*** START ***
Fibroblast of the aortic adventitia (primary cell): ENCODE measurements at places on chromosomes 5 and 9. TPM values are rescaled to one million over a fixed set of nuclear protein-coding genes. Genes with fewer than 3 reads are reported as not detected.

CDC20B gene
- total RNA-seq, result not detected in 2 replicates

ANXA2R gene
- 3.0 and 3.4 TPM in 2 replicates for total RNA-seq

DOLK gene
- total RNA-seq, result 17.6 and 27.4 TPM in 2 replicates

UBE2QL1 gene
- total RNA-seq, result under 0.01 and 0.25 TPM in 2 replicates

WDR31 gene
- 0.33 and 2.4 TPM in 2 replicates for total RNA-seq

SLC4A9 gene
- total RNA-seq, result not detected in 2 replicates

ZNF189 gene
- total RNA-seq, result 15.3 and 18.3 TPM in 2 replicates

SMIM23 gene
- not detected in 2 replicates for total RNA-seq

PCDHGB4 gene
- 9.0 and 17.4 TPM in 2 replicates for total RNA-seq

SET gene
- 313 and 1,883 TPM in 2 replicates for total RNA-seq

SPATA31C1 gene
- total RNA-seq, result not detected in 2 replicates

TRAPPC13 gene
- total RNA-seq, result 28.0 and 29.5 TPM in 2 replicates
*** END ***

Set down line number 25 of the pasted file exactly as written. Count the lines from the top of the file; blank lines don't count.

- total RNA-seq, result 28.0 and 29.5 TPM in 2 replicates